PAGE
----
Syagrus harleyi

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Syagrus (see-AHG-ruhs)
harleyi (hahr-LEIGH-ee)
Syagrus harleyi02.jpg
Brazil. Photo by Ricardo Assis.
Scientific Classification
Genus: Syagrus (see-AHG-ruhs)
harleyi (hahr-LEIGH-ee)
None set.
Native Continent
Habit: Clustering
Leaf type: Pinnate
Survivability index
Common names
Coco da raposa, Fox Palm

Habitat and Distribution

Brazil Northeast.
Mucugê -Bahia - Photo: Mauricio Caixeta.
Chapada Diamantina. In rock crevices on montane savannah, at elevations from 400 - 1,400 metres altitude.


A small, clustering species with an acaulescant trunk, and small, regularly pinnate, bright green leaves with stiff, leathery leaflets, up to 2 metres tall. Occasionally having just a single, un-branched stem, the plant more commonly produces a small clump of subterranean stems, each of which is topped by a rosette of 3 - 8 leaves up to 1.8 metres long. Editing by edric.


From the tropics, it can also be grown in subtropical areas and might also succeed in warm temperate areas. The plant is probably tolerant of at least light frosts. Grows best in a sunny position, prefers a well drained soil, established plants are probably drought tolerant.

Comments and Curiosities

Uses: The waxy leaves are used locally as a kindling for lighting fires. The plant is occasionally cultivated as an ornamental.

The stemless palm Syagrus harleyi is endemic to the Chapada Diamantina, and the ecology and biology of the species remain unknown. The aim of this paper is to present the results of an analysis of the demographics of S. harleyi in six populations in the Serra do Sincorá, Bahia State, Brazil. We sampled 30 plots of 5 × 5 m. The height and the number of leaves per rosette (ramet identifiable above ground) were recorded. We also recorded the presence of reproductive structures, the length of the sheaths and if the rosettes occur alone or in clumps. It was found 787 rosettes, with 0.98 rosette per m2. No significant differences were detected between populations. The Kolmogorov-Smirnov test found no significant differences in the expected distribution of frequencies of height classes. Most populations had a predominance of intermediate height intervals, but two had a predominantly basal distribution. There were significant differences between sterile and fertile rosettes regarding their height and number of leaves, as well as in number of sheets present in clumps compared to isolated rosettes. The clumps had, on average, 3.91 ± 3.78 rosettes, but two clumps showed 15 and 28 rosettes. The density was found higher than that reported in other works. Studies with other stemless palms also identified the prevalence of intermediate height intervals, a fact credited to episodic recruitment events. However, the vertical growth of the leaves in the early stages of its development can influence plant height. The results indicate that S harleyi may develop as a single rosette or branched individuals forming clumps, which determines four patterns of growth. Comparison with other studies shows that it is difficult to establish on to genetic patterns in stemless palms, perhaps due to the initial development of these plants, which may occur in the underground. (Demography of Syagrus harleyi, a stemless palm endemic to the Chapada Diamantina, Bahia State, Brazil. (Cezar Neubert Gonçalves, Felipe Weber Mesquita, Fernanda Andrade Viana)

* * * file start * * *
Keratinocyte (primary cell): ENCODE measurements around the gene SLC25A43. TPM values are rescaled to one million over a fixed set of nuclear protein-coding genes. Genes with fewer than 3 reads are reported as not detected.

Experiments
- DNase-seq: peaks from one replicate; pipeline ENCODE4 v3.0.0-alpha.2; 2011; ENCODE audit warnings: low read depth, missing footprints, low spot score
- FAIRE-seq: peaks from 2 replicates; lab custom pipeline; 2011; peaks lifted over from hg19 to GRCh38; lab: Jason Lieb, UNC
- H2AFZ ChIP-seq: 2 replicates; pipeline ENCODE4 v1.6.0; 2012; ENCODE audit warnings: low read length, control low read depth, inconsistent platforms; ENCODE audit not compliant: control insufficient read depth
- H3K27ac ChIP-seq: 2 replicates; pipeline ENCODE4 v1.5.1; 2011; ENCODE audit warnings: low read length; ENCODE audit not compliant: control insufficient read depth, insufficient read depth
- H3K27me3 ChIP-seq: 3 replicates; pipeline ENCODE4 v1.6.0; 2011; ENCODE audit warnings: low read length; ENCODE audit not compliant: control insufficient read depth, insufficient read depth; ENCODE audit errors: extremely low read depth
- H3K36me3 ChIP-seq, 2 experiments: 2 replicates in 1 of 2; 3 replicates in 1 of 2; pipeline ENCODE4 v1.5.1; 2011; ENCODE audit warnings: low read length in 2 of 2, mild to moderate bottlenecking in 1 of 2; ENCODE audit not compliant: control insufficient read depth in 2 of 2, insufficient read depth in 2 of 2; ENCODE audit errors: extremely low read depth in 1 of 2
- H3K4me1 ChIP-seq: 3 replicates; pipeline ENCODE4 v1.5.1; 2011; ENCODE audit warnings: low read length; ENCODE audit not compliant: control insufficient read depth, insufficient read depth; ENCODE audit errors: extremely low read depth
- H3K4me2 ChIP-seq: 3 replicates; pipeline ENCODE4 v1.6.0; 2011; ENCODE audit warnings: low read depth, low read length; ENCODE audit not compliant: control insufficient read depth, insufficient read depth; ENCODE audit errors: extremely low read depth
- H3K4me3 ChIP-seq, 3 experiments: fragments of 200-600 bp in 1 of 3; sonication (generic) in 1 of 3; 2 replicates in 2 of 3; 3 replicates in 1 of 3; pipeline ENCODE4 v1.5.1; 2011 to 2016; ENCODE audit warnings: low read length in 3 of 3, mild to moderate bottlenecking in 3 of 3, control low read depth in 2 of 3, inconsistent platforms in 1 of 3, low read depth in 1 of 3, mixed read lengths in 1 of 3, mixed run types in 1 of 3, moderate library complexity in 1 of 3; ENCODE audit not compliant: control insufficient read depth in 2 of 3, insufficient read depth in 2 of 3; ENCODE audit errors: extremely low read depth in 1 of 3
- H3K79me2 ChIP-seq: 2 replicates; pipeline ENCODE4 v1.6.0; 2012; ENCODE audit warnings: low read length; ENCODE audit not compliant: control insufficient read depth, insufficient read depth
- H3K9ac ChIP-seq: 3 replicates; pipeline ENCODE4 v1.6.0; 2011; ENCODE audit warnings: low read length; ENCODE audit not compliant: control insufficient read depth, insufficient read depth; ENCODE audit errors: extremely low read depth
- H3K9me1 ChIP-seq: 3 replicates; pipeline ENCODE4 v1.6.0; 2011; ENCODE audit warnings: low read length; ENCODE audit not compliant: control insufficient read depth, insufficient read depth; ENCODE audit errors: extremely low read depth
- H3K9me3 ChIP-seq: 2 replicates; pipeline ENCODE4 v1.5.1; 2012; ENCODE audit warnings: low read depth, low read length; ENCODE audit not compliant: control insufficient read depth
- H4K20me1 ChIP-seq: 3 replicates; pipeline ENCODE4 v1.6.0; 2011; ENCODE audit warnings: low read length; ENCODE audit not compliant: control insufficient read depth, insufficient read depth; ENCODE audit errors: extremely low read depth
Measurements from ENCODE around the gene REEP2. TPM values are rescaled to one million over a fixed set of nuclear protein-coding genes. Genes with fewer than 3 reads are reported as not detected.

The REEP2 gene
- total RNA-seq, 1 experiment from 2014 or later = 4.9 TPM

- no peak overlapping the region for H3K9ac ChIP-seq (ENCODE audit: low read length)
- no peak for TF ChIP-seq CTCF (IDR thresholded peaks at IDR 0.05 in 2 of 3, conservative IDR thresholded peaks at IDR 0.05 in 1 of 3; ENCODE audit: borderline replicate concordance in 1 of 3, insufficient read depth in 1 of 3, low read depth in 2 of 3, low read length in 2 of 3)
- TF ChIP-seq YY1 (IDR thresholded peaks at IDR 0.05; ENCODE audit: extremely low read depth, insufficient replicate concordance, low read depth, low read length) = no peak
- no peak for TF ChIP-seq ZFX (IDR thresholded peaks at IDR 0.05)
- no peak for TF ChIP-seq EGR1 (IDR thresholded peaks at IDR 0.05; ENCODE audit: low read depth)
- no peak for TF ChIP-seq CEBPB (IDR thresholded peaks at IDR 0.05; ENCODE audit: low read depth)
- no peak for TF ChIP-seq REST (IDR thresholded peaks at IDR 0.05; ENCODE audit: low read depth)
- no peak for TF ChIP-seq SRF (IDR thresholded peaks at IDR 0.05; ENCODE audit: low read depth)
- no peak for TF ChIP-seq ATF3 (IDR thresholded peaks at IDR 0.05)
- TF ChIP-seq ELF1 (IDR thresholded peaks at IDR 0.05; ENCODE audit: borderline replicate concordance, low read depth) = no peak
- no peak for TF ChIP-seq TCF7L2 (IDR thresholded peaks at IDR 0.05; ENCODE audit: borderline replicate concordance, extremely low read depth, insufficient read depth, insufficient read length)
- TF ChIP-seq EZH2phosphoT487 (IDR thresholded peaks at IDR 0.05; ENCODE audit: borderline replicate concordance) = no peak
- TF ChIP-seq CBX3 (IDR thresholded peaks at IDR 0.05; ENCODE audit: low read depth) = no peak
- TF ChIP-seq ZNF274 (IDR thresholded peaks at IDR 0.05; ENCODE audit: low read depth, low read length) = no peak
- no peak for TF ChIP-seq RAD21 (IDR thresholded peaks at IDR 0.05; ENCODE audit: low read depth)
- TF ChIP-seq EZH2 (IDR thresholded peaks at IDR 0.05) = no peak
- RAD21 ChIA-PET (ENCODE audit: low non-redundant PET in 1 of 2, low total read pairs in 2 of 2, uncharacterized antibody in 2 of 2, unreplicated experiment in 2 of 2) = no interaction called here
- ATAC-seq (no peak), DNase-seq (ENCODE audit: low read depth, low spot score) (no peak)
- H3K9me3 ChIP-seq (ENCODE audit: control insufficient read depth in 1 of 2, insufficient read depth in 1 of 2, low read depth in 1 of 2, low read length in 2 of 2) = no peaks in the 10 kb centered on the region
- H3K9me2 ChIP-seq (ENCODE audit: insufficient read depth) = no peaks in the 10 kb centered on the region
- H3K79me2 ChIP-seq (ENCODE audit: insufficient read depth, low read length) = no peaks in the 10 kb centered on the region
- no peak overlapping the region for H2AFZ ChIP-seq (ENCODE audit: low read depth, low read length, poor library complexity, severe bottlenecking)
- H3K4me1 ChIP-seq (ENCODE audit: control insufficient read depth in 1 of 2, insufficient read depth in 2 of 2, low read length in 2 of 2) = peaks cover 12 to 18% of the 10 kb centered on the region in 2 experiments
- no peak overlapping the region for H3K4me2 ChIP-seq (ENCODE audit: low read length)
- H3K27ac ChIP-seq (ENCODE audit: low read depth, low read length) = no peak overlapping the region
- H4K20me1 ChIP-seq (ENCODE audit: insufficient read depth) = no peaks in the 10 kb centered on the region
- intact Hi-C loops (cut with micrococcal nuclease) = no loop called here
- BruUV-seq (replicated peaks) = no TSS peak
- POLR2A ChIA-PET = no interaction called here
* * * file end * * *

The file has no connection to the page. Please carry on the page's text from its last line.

A clustering dwarf species from the mountains of eastern Brazil from 400 to 1400 m (1300 to 4600 ft.). The Fox Palm produces an underground trunk and small, regularly pinnate, bright green leaves with stiff, leathery leaflets. It grows well in warm temperate and subtropical climates and can be used, for instance, in a rock garden, as an unusual ground cover, or as a bonsai potted palm. (

External Links


Phonetic spelling of Latin names by edric.

Special thanks to Geoff Stein, (Palmbob) for his hundreds of photos.

Special thanks to, Dr. John Dransfield, Dr. Bill Baker & team, for their volumes of information and photos.

Glossary of Palm Terms; Based on the glossary in Dransfield, J., N.W. Uhl, C.B. Asmussen-Lange, W.J. Baker, M.M. Harley & C.E. Lewis. 2008. Genera Palmarum - Evolution and Classification of the Palms. Royal Botanic Gardens, Kew. All images copyright of the artists and photographers (see images for credits).

Many Special Thanks to Ed Vaile for his long hours of tireless editing and numerous contributions.

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